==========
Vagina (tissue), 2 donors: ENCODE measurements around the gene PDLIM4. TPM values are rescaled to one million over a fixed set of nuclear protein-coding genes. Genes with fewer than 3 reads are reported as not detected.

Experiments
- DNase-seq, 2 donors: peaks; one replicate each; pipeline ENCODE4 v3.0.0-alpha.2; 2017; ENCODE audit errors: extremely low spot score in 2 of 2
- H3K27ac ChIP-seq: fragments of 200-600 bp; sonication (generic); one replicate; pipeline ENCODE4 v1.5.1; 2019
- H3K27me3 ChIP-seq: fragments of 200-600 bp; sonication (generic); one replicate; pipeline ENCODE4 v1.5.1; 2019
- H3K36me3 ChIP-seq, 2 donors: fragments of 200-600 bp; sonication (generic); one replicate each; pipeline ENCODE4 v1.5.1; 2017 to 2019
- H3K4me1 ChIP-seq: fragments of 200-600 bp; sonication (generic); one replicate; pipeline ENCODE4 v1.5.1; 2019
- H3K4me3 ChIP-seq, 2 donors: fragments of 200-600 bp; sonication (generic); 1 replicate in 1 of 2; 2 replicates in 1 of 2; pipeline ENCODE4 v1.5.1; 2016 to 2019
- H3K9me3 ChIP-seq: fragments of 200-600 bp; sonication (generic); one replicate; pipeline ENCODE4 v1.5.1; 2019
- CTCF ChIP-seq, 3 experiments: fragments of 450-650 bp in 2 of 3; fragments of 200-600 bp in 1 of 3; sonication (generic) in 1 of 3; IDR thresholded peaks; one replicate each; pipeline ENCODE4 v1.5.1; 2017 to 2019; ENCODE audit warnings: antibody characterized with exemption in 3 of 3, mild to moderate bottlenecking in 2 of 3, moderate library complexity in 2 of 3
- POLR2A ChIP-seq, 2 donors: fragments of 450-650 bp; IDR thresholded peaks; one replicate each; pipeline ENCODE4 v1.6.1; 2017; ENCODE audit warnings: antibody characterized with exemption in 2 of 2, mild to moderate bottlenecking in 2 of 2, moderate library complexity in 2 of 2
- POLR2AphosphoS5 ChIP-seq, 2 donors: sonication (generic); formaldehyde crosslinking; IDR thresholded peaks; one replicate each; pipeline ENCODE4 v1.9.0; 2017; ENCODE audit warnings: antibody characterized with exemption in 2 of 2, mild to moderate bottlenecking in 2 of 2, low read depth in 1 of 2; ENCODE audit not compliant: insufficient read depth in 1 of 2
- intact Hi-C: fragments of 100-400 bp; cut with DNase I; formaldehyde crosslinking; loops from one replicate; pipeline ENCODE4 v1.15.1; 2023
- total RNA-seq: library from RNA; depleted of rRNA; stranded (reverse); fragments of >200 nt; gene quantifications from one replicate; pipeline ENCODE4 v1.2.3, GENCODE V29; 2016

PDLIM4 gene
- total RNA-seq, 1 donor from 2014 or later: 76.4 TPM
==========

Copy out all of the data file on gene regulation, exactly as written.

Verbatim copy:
Vagina (tissue), 2 donors: ENCODE measurements around the gene PDLIM4. TPM values are rescaled to one million over a fixed set of nuclear protein-coding genes. Genes with fewer than 3 reads are reported as not detected.

Experiments
- DNase-seq, 2 donors: peaks; one replicate each; pipeline ENCODE4 v3.0.0-alpha.2; 2017; ENCODE audit errors: extremely low spot score in 2 of 2
- H3K27ac ChIP-seq: fragments of 200-600 bp; sonication (generic); one replicate; pipeline ENCODE4 v1.5.1; 2019
- H3K27me3 ChIP-seq: fragments of 200-600 bp; sonication (generic); one replicate; pipeline ENCODE4 v1.5.1; 2019
- H3K36me3 ChIP-seq, 2 donors: fragments of 200-600 bp; sonication (generic); one replicate each; pipeline ENCODE4 v1.5.1; 2017 to 2019
- H3K4me1 ChIP-seq: fragments of 200-600 bp; sonication (generic); one replicate; pipeline ENCODE4 v1.5.1; 2019
- H3K4me3 ChIP-seq, 2 donors: fragments of 200-600 bp; sonication (generic); 1 replicate in 1 of 2; 2 replicates in 1 of 2; pipeline ENCODE4 v1.5.1; 2016 to 2019
- H3K9me3 ChIP-seq: fragments of 200-600 bp; sonication (generic); one replicate; pipeline ENCODE4 v1.5.1; 2019
- CTCF ChIP-seq, 3 experiments: fragments of 450-650 bp in 2 of 3; fragments of 200-600 bp in 1 of 3; sonication (generic) in 1 of 3; IDR thresholded peaks; one replicate each; pipeline ENCODE4 v1.5.1; 2017 to 2019; ENCODE audit warnings: antibody characterized with exemption in 3 of 3, mild to moderate bottlenecking in 2 of 3, moderate library complexity in 2 of 3
- POLR2A ChIP-seq, 2 donors: fragments of 450-650 bp; IDR thresholded peaks; one replicate each; pipeline ENCODE4 v1.6.1; 2017; ENCODE audit warnings: antibody characterized with exemption in 2 of 2, mild to moderate bottlenecking in 2 of 2, moderate library complexity in 2 of 2
- POLR2AphosphoS5 ChIP-seq, 2 donors: sonication (generic); formaldehyde crosslinking; IDR thresholded peaks; one replicate each; pipeline ENCODE4 v1.9.0; 2017; ENCODE audit warnings: antibody characterized with exemption in 2 of 2, mild to moderate bottlenecking in 2 of 2, low read depth in 1 of 2; ENCODE audit not compliant: insufficient read depth in 1 of 2
- intact Hi-C: fragments of 100-400 bp; cut with DNase I; formaldehyde crosslinking; loops from one replicate; pipeline ENCODE4 v1.15.1; 2023
- total RNA-seq: library from RNA; depleted of rRNA; stranded (reverse); fragments of >200 nt; gene quantifications from one replicate; pipeline ENCODE4 v1.2.3, GENCODE V29; 2016

PDLIM4 gene
- total RNA-seq, 1 donor from 2014 or later: 76.4 TPM